Friday, October 7, 2016


6 OCTOBER 2016

Nazir Razak’s call for a new National Consultative Council is motivated by good intentions and I share his sentiments about the state of this country. Grand scale corruption at every level of government and business, nepotism, cronyism, racism and institutionalized discrimination, religious extremism and intolerance, falling educational standards, widening income disparity, narrowing democratic space etc are issues that the ordinary Malaysian has to contend with. On the international front, we try to project an image of a moderate and progressive Muslim country with good economic and social indicators to a world audience that no longer believes in our fairytale. I agree with Nazir Razak that we are in dire straits.

The National Consultative Council 1970 promulgated a set of guidelines or national principles known as the Rukunegara, which many of us can recite by heart. Those principles, belief in God, loyalty to King and country, upholding the constitution, rule of law, and good behavior and morality are as applicable and relevant today as they were in 1970. The problem is that the government and institutions have chosen to ignore these principles, and the result is what we see today.

Belief in God to some groups means Belief only in their God; loyalty is now to political masters and cash; the constitution has been amended many times (more than 450 individual amendments as at 2005, according to the Bar Council’s Constitutional Law Committee), mostly to suit the needs of the ruling elite, at times conveniently misinterpreted by some to claim rights and privileges, at other times completely ignored; rule of law is mainly rule by law; good behavior and morality is an alien concept to those bleeding our country dry through corrupt practices that seems endemic in the top echelons of government.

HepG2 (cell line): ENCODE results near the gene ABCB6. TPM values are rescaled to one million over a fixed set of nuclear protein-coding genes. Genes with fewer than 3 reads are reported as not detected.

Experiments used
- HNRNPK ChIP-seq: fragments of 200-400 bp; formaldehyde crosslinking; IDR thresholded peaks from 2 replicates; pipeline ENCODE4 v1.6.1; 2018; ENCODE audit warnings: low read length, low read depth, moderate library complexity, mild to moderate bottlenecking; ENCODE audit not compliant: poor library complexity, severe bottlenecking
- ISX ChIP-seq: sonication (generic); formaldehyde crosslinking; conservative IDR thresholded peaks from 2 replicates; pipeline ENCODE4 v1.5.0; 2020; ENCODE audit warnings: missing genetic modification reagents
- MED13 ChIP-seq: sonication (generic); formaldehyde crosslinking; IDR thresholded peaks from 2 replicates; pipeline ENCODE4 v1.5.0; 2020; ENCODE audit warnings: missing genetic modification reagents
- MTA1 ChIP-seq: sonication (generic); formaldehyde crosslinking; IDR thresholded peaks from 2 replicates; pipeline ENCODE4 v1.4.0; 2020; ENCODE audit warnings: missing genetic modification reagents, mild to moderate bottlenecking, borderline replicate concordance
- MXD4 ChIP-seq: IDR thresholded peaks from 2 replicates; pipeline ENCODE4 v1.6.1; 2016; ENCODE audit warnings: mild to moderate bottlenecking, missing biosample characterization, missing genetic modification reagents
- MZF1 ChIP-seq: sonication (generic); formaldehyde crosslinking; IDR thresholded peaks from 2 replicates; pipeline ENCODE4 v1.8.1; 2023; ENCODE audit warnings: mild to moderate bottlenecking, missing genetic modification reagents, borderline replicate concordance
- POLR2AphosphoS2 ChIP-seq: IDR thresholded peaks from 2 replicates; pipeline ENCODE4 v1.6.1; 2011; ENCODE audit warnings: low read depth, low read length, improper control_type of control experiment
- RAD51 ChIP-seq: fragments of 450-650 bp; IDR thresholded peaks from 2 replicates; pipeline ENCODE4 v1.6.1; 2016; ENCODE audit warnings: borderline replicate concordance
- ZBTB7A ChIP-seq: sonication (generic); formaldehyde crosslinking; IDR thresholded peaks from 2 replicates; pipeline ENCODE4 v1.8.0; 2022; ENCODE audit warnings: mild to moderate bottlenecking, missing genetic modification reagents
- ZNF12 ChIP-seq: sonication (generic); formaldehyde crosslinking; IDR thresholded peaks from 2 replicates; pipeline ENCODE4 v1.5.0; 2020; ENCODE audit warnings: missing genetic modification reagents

The subsequent New Economic Policy that was launched in accordance with the objectives of promoting national unity and developing a just and progressive society has proven to be a failure. The affirmative action policy has served to enrich only the privileged elite Bumiputras whilst the rest, especially the indigenous Bumiputra, have been left no better off. National unity is really an illusion when the politics of this country is race-based, with the ruling party practising a Malay-only membership.

This new Consultative Council would be better off to discuss issues of poor governance, and ways to overhaul the system so that there is a real separation of powers between the branches of government. The crucial bodies such as the AG, the police, the judiciary and the Elections Commission must be truly independent. We need a government that is completely accountable, transparent and competent.

The real problem is not that we do not have the correct principles to guide us. It is that the principles have been ignored and abused by the drivers of this country. There is no regard for fairness and justice, only lip service. Nowhere is this more evident than in Sarawak and Sabah. Since joining with Malaya to form the Federation of Malaysia, we have been shabbily treated and neglected, while our wealth has been hijacked by the Federal government for the development of Malaya, and to bail politically connected companies out of financial strife. Our people remain the poorest in Malaysia and our religious freedom is being challenged constantly. Perhaps the NCC2 could also discuss the restoration of our rights and urgent remedial action for Sarawak and Sabah as a priority item on their agenda.

Baru Bian
Chairman, KEADILAN Sarawak / ADUN N81 Ba’ Kelalan

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